- The Washington Times - Wednesday, March 22, 2017

Fewer than one-in-five registered voters held a positive opinion of FBI Director James Comey prior to his appearance before the House Intelligence Committee this week, pollsters said Wednesday, suggesting what one expert called a crisis of confidence in the nation’s top federal law-enforcement officer.

Only 17 percent of 2,092 registered voters surveyed last week said they have either a favorable or very favorable opinion of Mr. Comey, the FBI’s director since September 2013, according to the results of a Harvard-Harris Poll published Wednesday.

About 35 percent said they had either an unfavorable or very unfavorable opinion or Mr. Comey, however, indicating voters view the FBI chief negatively by a margin of roughly two-to-one.

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“Even in 1953, the height of McCarthyism, Gallup had 78 percent saying J. Edgar Hoover, Jr. was doing a good job and only 2 percent a poor job,” Harvard-Harris Poll co-director Mark Penn told The Hill, where the data first appeared Wednesday. “Comey’s ratings, which are two-to-one negative, suggest a crisis of confidence in his leadership as top law enforcement officer.”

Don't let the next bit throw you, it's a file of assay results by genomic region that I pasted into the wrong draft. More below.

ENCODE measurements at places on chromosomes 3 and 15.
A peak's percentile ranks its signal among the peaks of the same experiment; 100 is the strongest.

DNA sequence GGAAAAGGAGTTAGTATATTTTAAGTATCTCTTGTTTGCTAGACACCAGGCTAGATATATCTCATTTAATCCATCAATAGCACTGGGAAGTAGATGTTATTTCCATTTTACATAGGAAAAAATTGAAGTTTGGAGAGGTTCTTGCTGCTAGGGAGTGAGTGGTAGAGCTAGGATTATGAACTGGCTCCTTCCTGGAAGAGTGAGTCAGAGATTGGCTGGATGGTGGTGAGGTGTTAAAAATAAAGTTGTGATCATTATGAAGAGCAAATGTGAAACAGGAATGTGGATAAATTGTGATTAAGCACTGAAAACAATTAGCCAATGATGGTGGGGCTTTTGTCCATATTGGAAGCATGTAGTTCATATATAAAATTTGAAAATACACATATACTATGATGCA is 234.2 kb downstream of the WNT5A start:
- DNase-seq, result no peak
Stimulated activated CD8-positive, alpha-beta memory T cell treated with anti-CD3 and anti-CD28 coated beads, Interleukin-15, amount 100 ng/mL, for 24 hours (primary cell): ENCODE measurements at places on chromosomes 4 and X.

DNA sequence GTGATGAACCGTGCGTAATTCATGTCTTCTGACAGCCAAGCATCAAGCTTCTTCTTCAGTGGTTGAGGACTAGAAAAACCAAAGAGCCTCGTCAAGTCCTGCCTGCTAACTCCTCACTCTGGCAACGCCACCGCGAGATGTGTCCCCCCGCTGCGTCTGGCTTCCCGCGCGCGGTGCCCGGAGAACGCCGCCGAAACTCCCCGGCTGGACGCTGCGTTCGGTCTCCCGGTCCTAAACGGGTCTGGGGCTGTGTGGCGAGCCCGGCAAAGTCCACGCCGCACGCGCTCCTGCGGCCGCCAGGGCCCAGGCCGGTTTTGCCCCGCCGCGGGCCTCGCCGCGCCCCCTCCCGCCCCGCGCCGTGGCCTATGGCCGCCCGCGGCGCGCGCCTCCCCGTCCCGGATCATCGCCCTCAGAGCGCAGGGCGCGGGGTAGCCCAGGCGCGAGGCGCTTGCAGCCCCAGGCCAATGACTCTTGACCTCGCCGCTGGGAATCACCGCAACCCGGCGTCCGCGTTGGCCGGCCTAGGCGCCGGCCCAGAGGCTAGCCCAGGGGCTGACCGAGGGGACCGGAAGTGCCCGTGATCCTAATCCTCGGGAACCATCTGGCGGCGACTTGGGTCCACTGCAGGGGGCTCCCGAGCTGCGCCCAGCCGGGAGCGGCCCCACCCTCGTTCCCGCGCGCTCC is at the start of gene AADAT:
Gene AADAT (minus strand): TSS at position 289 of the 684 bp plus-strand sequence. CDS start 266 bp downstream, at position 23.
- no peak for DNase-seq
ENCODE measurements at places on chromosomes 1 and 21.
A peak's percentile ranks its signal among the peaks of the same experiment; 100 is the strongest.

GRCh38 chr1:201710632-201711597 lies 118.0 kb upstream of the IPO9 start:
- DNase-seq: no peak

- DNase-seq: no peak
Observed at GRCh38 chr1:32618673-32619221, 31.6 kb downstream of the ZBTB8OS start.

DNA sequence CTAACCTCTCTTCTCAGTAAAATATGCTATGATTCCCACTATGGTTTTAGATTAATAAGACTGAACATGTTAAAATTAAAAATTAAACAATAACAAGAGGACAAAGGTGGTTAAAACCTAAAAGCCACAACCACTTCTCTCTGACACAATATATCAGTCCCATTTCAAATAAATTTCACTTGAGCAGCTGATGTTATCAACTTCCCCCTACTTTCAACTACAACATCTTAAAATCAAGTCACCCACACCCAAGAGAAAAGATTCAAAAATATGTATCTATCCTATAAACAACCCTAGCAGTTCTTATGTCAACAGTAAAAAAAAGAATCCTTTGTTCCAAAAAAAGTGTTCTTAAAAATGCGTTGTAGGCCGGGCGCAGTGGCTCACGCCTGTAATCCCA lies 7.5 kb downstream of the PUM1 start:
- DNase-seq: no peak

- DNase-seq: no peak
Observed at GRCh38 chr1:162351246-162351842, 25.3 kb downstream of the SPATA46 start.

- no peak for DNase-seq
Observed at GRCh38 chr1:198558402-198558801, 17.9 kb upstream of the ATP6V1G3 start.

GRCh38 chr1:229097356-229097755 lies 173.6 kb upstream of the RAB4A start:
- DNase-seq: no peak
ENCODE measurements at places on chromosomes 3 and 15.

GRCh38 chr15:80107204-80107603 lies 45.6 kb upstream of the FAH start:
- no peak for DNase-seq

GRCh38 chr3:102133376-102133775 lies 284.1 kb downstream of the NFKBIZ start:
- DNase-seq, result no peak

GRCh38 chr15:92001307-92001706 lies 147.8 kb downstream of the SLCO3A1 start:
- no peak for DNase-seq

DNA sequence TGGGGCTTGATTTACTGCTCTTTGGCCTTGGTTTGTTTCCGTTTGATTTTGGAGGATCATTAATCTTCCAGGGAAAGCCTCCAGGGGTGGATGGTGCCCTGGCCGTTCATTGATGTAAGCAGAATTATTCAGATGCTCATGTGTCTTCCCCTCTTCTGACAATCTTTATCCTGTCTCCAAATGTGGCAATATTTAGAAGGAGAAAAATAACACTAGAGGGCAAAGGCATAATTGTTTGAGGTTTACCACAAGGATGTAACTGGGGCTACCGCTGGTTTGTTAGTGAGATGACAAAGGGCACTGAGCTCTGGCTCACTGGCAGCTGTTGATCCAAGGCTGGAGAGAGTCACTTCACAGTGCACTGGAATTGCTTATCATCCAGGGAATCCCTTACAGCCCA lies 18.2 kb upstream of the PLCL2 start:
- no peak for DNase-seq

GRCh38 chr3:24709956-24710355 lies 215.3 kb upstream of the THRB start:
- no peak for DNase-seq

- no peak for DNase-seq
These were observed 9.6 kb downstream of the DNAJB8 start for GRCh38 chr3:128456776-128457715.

Only 12 percent of Democrats said they had a positive opinion of Mr. Comey, compared to 41 percent who expressed an unfavorable view, The Hill reported.

Republicans, however, were effectively split: 26 percent of GOP respondents said they viewed Mr. Comey positively, compared to 27 percent who said otherwise.

A major chunk of respondents, meanwhile, either said they hadn’t heard of Mr. Comey or had no insight to offer. Roughly one-in-five voters told pollsters they “never heard of” the FBI director, while 29 percent declined to provide an opinion.

In the aftermath of his high-profile appearance this week on Capitol Hill, however, Americans’ knowledge and opinion of Mr. Comey could sway significantly upon the next round of polling. Wednesday’s results stem from surveys conducted between March 14 and March 16, days before Mr. Comey testified before the House Intelligence Committee with respect to Russia’s involvement in last year’s White House race, and confirmed for the first time the existence of an FBI probe devoted to investigating possible collusion between Moscow and President Trump’s campaign.

Chairman Devin Nunes, California Republican, claimed afterwards that Mr. Comey had cast “a big, gray cloud” over the Trump administration by acknowledging the investigation.

“The longer this hangs out here, the bigger the cloud is,” he said.

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